Oil, gas, and mining projects generate billions of dollars in the developing world, yet very little of this wealth benefits the communities where these resources are found. These communities often suffer from displacement, pollution, and a lack of meaningful voice in decisions about whether or not to extract. Oxfam has worked for more than 15 years to change this. Today we work with partners in more than 30 countries to enable people to effectively defend their rights to participate in decisions about natural resources and unlock resource revenues for development that meets their needs.
What’s at stake
Zimbabwe is endowed with abundant mineral resources, particularly diamonds and platinum. Yet the exploitation of those minerals–despite efforts like the Kimberley Process–has yet to deliver material improvements in the majority of peoples’ lives. The sector has come to be a major source of conflict, pitting communities and local organizations against government and private players. Yet it remains the leading sector that the Zimbabwean government hopes will drive the revival of the economy.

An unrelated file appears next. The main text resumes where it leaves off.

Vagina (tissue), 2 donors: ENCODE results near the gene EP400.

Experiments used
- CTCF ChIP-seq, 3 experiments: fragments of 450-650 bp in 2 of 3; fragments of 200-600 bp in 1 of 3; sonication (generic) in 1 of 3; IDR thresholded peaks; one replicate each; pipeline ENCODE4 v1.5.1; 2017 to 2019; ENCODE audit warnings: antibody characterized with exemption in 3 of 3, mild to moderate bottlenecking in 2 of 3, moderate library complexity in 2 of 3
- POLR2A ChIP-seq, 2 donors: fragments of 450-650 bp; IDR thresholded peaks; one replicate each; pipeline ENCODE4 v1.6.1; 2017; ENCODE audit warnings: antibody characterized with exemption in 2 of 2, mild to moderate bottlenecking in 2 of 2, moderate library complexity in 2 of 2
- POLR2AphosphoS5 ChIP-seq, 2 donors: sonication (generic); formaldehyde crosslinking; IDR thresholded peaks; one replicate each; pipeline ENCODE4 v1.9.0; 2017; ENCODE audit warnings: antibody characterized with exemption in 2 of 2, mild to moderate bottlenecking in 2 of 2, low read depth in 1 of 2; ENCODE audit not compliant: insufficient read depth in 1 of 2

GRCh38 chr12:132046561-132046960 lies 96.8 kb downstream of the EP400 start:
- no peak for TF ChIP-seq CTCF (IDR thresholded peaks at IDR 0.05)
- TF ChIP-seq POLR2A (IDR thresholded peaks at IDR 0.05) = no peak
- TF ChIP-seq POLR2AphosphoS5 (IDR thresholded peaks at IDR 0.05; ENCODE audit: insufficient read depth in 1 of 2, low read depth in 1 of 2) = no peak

Poor policies and legislation, weak institutions, hostilities within the coalition government, and repression of affected communities like those in Marange, Mutoko, and the Great Dyke region make it difficult to hold mining companies and the government accountable. There remains very low public knowledge of the contracts that the government has signed with various mining companies and the risks that some mining companies may be evading taxes.
What we are doing
Oxfam’s extractive industries work in Zimbabwe is relatively new. Our work supports Zimbabweans to advocate for their rights, including:
- A share of benefits from mining revenues; and
- Inclusive forums for direct dialogue with the state and with mining companies to improve transparency and accountability, specifically regarding open contracting and licensing, and budget transparency and tracking with respect to mining-related revenue flows and expenditures at the national and local levels.
Many local organizations working in the extractives sector in Zimbabwe have struggled to coordinate their activities. Oxfam provides strategic support to Zimbabwe Environmental Law Association (ZELA) and Publish What You Pay Zimbabwe to work towards common policy advocacy and legal reform goals that are supported by strong evidence. Through its network, Oxfam will support Zimbabweans to access relevant information related to international mining companies in Zimbabwe that are also operating in other parts of the world.